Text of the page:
Giving Grief Meaning by Lily Dulan

Giving Grief Meaning by Lily Dulan

Author:Lily Dulan [Dulan, Lily]
Language: eng
Format: epub
ISBN: 9781642503142
Publisher: Mango Media
Published: 2020-10-23T08:55:06+00:00

Chapter 14

The Name Work for Survivors

In order to heal and really engage with The Name Work, we may need to disengage from abusive relationships or toxic family patterns. When we change the way we interact with and react to negative forces in our lives, our personal traumas and tragedies can morph into something new, informed, and inspired.

When I compare my struggles with those of Mother Nature, I think about a worm that gets cut in half. The worm can still grow and begin a completely new life after it has been sliced. The Name Work offers us a chance to become like children who dig in the mud as we unearth what is unpleasant and offer ourselves a remedy.

When we ask ourselves the tougher and more challenging questions that arise from our chosen qualities, we begin to shine a flashlight on our darkness and despair. We can see what’s squirming around in our consciousness, label it, and create a healing narrative. Perhaps you’ve already done the digging and know that you’ve been victimized. Maybe you can’t remember the details, but you have an unsettling and disturbing feeling that follows you around. It doesn’t matter if the memories are clear or vague. What matters is whether or not you’re letting the abuse, the trauma, that gray feeling of depression, angst, or despair, destroy your life.

It’s common in some self-help and wellness communities to say that anger and resentment are like swallowing poison we intend for someone else. Many of us have felt the effects of taking that bad medicine. We’ve held onto a sense of rightness and lamented that someone has done something that has caused us pain and suffering. The inner dialogue may go something like this: “I’ll show them. I’ll teach them. I’ll prove my case and win the argument. They are sick! They don’t care at all. This can’t stand!”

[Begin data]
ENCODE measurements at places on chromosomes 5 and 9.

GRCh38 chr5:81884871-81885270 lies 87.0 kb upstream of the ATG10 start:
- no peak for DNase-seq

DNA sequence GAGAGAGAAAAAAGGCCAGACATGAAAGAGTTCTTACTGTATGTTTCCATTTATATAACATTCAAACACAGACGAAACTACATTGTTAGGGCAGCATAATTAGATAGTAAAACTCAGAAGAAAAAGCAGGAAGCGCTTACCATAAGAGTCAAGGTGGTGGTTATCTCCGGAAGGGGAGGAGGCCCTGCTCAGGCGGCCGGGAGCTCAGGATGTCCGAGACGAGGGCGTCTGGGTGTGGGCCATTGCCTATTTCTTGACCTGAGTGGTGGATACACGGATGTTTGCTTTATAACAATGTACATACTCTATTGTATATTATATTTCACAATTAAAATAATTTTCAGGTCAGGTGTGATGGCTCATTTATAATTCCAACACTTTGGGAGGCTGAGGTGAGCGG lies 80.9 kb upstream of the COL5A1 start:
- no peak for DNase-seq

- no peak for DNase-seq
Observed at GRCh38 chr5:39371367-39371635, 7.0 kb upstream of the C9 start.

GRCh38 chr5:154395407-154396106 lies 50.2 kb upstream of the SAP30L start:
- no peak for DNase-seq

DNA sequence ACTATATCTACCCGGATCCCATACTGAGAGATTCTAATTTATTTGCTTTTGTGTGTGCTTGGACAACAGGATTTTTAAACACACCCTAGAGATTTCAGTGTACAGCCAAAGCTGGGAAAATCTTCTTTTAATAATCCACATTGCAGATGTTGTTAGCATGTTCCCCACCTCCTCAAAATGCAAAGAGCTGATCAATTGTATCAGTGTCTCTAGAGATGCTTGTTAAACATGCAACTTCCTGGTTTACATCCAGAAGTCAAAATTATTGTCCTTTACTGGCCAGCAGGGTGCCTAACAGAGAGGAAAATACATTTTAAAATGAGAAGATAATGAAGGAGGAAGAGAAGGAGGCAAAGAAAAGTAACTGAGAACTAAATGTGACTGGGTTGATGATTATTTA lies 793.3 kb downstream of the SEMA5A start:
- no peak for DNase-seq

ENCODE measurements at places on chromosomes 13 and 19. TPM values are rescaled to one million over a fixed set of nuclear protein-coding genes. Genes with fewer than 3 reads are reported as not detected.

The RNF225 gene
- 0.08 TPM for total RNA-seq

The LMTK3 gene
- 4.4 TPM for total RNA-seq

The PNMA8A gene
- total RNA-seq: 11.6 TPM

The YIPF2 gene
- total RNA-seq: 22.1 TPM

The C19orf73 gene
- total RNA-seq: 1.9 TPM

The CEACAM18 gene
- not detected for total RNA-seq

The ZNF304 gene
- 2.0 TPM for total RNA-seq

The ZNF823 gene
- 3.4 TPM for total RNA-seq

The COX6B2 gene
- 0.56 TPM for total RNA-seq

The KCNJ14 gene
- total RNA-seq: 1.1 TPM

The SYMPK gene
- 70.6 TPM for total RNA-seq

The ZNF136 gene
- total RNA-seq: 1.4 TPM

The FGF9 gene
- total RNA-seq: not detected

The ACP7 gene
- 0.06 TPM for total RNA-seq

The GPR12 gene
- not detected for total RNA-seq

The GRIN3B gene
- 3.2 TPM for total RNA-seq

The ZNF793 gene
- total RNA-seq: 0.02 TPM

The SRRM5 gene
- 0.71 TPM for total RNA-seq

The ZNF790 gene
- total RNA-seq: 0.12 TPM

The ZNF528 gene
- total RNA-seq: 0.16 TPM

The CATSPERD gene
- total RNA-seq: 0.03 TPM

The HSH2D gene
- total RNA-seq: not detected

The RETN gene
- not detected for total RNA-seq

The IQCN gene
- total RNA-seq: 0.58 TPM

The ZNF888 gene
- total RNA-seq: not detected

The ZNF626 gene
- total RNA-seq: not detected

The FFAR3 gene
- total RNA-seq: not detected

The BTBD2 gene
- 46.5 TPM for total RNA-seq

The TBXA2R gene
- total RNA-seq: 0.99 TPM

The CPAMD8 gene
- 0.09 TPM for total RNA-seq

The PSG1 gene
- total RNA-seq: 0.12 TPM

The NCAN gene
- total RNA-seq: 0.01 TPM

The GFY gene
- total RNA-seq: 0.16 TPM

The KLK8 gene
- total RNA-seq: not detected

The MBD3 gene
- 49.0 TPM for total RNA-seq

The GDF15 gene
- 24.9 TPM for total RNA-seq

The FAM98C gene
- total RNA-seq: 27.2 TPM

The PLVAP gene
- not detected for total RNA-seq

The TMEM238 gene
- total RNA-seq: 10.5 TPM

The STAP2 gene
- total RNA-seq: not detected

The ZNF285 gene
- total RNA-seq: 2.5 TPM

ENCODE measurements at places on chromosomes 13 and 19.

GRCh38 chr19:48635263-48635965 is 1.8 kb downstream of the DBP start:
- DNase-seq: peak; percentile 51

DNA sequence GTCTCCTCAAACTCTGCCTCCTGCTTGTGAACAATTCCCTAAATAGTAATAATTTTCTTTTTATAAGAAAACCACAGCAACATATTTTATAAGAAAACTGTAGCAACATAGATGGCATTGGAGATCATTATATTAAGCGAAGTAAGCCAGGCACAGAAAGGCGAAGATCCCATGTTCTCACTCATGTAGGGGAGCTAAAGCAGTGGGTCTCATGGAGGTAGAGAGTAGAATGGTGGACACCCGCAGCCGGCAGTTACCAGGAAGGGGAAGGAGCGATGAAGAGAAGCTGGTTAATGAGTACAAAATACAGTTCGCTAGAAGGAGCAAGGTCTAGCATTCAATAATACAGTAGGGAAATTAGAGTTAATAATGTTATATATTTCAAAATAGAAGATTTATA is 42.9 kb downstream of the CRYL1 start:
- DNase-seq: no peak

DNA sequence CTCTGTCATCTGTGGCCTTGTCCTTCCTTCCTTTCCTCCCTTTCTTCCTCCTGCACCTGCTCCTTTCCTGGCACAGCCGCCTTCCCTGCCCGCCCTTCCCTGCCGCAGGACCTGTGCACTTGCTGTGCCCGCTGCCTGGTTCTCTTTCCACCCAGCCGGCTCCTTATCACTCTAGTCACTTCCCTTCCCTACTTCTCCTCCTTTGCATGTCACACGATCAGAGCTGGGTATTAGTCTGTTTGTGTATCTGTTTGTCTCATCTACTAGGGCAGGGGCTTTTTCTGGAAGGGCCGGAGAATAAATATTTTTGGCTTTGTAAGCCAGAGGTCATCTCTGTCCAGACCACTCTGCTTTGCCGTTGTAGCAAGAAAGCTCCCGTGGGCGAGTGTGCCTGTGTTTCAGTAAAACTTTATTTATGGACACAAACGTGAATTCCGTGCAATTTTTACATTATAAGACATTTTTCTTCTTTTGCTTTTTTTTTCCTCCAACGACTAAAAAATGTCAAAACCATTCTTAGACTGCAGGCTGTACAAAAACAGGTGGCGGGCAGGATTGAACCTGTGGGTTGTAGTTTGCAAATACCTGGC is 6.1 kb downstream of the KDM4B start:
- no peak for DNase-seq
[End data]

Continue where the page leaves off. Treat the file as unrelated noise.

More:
Our thoughts race and we stew over them. Some of us plot revenge. But many spiritual teachers have said at one point or another, “Would you rather be happy or would you rather be right?” If we want to be happy, we need to tend kindly to our wounds and our negative thoughts. The Name Work affords us the chance to begin the process of letting others have their own narratives, even when their opinions may in fact be twisted, stilted, crazy, sinister, abusive, or just plain wrong in our eyes.

When we admit that we are angry, hurt, or filled with resentment, we can begin the lifelong and beautiful process of becoming our own best friend. We can begin to let go of the dream of having our grievances heard and being understood. The sting of being called selfish or crazy by others no longer hurts as much when we love ourselves enough to set boundaries and value our life’s journey. Through The Name Work, the label “selfish” that we internalized can become “self-care.” The affirmation becomes, “I love myself and I set healthy boundaries. It’s okay to say no and take care of myself.


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